By  Wed Jul 31, 2013

How to Accept Credit Cards for Your Small Business


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If you’re getting ready to start a small business, or already have one up and running but need to expand your method of payment acceptance, you’ll want to know about the different ways you can accept credit or debit card payments from your customers.

Not many years ago, anyone who wanted to start a small business had limited options for accepting credit or debit card payments, whether selling in person or online. Today, there are a variety of options, each with different methods and fee structures.

Giving customers more ways to pay provides some obvious benefits, but there are some factors to consider. It is a cost of doing business, and you’ll want to make sure your product or service pricing structure is designed to cover the additional cost per transaction. There is also a risk of fraudulent use of a credit card, for which you may later be responsible. For this reason, credit card transactions which are manually entered instead of swiped, are billed a higher rate as a fraud protection measure.

Merchant Accounts

Many small businesses with a storefront still use the most traditional method for taking payments: a merchant account set up through a bank. We’re all familiar with these, in which the transactions are made by swiping a card through a point of sale (POS) machine. Typically, the bank charges a monthly fee in addition to a fee per transaction. POS machines can be purchased or leased from the bank, and rates per bank can be highly variable. Check with local banks to compare rates and discuss the options they can offer or any discounts available for having additional services through the institution, such as business checking.

Years ago, the traditional method of POS payments was the only method available to someone running a small business. Once online consumers began making purchases online with great frequency in the 1990s, new secure methods of payments were devised, such as PayPal. These services have evolved to include a variety of methods for taking payments online or in person, including purchases made through smartphones.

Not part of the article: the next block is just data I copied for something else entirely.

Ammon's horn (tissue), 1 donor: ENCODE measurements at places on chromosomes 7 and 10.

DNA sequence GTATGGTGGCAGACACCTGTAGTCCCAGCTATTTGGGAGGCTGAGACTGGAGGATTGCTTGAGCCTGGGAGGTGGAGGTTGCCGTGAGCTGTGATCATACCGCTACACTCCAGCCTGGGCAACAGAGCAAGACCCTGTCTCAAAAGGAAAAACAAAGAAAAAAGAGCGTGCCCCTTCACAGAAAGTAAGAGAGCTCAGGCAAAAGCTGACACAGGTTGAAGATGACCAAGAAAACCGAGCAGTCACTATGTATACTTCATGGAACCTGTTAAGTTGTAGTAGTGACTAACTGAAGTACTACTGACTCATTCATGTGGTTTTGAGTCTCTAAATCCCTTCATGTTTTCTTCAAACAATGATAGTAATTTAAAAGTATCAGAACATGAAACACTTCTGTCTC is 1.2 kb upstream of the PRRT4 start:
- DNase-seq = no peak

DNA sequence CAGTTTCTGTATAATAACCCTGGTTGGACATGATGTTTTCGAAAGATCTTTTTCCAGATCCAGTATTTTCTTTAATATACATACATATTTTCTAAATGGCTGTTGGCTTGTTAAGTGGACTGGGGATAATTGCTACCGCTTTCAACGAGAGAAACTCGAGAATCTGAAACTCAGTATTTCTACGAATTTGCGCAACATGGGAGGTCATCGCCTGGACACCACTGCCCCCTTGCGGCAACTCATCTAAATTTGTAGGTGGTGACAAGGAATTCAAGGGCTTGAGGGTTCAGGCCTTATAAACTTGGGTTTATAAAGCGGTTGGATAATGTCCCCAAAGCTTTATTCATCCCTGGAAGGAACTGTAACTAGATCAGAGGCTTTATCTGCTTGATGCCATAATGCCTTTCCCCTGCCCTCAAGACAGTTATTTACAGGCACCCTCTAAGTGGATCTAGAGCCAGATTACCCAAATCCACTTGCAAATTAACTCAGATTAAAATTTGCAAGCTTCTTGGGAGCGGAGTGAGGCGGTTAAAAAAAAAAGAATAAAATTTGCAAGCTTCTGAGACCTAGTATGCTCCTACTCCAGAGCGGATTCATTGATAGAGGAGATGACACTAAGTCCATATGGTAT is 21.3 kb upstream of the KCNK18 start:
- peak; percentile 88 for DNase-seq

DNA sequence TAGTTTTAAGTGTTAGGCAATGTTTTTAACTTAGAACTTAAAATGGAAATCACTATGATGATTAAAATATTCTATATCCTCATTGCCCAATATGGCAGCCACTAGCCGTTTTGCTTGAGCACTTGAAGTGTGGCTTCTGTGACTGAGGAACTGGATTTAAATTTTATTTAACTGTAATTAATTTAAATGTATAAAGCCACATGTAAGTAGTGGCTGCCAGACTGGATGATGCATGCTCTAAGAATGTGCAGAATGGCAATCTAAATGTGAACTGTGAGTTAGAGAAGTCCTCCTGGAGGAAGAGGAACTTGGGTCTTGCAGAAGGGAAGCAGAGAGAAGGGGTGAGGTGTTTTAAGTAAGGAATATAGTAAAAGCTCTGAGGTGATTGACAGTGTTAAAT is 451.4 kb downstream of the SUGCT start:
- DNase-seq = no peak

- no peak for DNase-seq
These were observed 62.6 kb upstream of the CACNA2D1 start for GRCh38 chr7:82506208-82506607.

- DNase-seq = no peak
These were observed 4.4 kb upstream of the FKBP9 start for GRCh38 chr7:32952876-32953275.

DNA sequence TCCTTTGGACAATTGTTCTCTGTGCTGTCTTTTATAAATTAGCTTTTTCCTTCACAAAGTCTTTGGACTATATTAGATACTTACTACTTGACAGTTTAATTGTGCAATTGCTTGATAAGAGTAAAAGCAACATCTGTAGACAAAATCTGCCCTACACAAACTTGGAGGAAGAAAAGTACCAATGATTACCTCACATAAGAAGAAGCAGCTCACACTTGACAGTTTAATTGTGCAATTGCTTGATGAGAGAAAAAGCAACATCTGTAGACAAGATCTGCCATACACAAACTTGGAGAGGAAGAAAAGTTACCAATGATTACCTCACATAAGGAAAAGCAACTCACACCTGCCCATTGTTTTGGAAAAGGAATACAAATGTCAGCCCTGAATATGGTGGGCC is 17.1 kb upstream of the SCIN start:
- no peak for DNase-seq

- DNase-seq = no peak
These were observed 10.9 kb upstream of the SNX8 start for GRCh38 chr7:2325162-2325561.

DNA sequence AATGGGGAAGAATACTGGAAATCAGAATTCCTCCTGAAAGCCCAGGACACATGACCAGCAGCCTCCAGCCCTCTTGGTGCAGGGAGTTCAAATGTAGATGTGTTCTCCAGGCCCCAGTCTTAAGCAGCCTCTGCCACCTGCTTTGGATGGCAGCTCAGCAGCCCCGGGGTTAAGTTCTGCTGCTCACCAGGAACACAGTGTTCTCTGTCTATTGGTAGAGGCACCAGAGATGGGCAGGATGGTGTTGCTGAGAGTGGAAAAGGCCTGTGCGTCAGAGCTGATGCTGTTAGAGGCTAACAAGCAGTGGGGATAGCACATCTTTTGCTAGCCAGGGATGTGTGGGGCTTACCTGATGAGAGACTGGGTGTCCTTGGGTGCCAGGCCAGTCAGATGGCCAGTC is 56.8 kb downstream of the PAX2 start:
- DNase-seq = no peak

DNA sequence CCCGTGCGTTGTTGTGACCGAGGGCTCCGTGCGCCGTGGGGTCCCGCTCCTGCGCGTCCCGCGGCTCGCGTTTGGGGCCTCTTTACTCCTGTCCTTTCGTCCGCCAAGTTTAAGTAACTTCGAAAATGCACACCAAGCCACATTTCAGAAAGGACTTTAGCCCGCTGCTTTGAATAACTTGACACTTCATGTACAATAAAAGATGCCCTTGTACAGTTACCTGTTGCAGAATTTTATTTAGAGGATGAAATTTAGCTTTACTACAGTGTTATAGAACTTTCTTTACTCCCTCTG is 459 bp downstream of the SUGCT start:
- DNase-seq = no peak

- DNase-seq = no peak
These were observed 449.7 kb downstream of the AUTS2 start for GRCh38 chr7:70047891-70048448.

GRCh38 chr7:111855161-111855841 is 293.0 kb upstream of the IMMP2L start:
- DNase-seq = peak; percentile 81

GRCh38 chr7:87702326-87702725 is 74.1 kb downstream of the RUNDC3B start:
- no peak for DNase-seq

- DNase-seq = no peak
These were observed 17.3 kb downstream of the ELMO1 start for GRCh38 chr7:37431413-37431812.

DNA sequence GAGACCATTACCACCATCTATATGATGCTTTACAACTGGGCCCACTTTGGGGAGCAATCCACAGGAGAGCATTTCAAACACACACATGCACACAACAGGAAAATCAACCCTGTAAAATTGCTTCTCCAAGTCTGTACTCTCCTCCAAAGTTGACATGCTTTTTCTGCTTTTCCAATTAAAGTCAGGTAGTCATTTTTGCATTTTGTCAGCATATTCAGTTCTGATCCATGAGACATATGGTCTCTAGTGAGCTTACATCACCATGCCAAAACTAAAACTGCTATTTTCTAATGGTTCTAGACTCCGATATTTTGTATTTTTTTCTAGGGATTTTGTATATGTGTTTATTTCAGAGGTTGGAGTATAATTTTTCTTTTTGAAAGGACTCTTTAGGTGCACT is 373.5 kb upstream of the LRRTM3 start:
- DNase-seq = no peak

PayPal offers a variety of services with no monthly fees. With a PayPal account linked to your checking account, credit card, debit card, and bank transfers can be accepted through an online store, directly through the PayPal website via an Internet connection and a computer, or through a card reader attached to a smartphone. Once a payment is accepted, the money is transferred into your PayPal account, and transferring to your bank account can take several days. All invoices and information are available online, where you can also process refunds and contact buyers.

Rates vary, but sales paid online at PayPal’s website cost 2.9 percent of the sale plus a 30-cent transaction fee. Discounts are available to high volume sellers. This method is useful for online sales at any storefront you set up, or on websites like eBay and Etsy. This option has limited in-store applications if you own a brick-and-mortar shop, or you meet with clients to provide services. To send money, customers have to log in with their PayPal identity and enter password information to complete the transaction, and an Internet connection is required.

With PayPal’s free smartphone card reader, a buyer can pay with Visa, MasterCard, Discover, or American Express debit and credit cards, and checks can be taken with the app. You can also enter full or partial refunds using the smartphone app. In addition to the app, PayPal sends a card reader which attaches to your mobile device. A transaction with a card swiped in-person will cost 2.7 percent of the total sale, but if the number must be punched in, the fee hikes up to 3.5 percent plus a 15-cent fee.


Square is an application for either Android, iPhone, or iPad that allows Visa, MasterCard, American Express, and Discover credit or debit card payments to be accepted in person with a smartphone, with or without a card reader or monthly fees. Customers sign their name with their finger to complete the transaction using the phone’s touch screen, and can opt to have a receipt sent to them via email.

Like PayPal’s mobile app, a free card reader attaches to the smartphone to swipe cards, and card numbers can be entered manually for a higher fee. However, Square boasts lower rates for swiped transactions, at a flat 2.75 percent of the sale price and no additional fee, in addition to next-day payments to your bank account. Card numbers entered without being swiped, bill at the same rate as PayPal, at 3.5 percent plus a 15-cent transaction fee. The app also allows a merchant to keep track of cash sales at no charge as well as manage invoices and enter full or partial refunds directly from the smartphone. For volume sellers, Square offers a $275 monthly flat rate. (Continued on page 2)


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